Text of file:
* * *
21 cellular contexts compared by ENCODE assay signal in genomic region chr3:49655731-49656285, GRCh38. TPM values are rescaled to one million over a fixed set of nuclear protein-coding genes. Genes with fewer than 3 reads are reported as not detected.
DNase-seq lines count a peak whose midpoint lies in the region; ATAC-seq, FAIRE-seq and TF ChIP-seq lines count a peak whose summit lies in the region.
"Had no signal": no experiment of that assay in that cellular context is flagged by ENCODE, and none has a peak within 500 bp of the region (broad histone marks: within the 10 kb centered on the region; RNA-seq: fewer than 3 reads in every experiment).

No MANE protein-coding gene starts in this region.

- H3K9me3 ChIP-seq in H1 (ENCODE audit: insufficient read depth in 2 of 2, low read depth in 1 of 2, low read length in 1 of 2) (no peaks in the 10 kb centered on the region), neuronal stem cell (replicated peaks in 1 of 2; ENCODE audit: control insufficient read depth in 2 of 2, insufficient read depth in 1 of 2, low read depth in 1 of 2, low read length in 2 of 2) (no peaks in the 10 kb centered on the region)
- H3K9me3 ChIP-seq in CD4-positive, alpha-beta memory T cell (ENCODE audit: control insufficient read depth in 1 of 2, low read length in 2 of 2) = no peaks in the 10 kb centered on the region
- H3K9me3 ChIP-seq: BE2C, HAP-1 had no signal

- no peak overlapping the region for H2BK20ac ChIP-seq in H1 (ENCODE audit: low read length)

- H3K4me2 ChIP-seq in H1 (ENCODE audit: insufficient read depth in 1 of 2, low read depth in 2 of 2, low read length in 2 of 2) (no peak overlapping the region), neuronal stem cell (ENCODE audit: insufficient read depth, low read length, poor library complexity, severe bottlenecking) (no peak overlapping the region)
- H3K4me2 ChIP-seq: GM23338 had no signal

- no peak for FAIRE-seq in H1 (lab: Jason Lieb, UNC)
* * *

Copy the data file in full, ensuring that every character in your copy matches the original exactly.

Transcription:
21 cellular contexts compared by ENCODE assay signal in genomic region chr3:49655731-49656285, GRCh38. TPM values are rescaled to one million over a fixed set of nuclear protein-coding genes. Genes with fewer than 3 reads are reported as not detected.
DNase-seq lines count a peak whose midpoint lies in the region; ATAC-seq, FAIRE-seq and TF ChIP-seq lines count a peak whose summit lies in the region.
"Had no signal": no experiment of that assay in that cellular context is flagged by ENCODE, and none has a peak within 500 bp of the region (broad histone marks: within the 10 kb centered on the region; RNA-seq: fewer than 3 reads in every experiment).

No MANE protein-coding gene starts in this region.

- H3K9me3 ChIP-seq in H1 (ENCODE audit: insufficient read depth in 2 of 2, low read depth in 1 of 2, low read length in 1 of 2) (no peaks in the 10 kb centered on the region), neuronal stem cell (replicated peaks in 1 of 2; ENCODE audit: control insufficient read depth in 2 of 2, insufficient read depth in 1 of 2, low read depth in 1 of 2, low read length in 2 of 2) (no peaks in the 10 kb centered on the region)
- H3K9me3 ChIP-seq in CD4-positive, alpha-beta memory T cell (ENCODE audit: control insufficient read depth in 1 of 2, low read length in 2 of 2) = no peaks in the 10 kb centered on the region
- H3K9me3 ChIP-seq: BE2C, HAP-1 had no signal

- no peak overlapping the region for H2BK20ac ChIP-seq in H1 (ENCODE audit: low read length)

- H3K4me2 ChIP-seq in H1 (ENCODE audit: insufficient read depth in 1 of 2, low read depth in 2 of 2, low read length in 2 of 2) (no peak overlapping the region), neuronal stem cell (ENCODE audit: insufficient read depth, low read length, poor library complexity, severe bottlenecking) (no peak overlapping the region)
- H3K4me2 ChIP-seq: GM23338 had no signal

- no peak for FAIRE-seq in H1 (lab: Jason Lieb, UNC)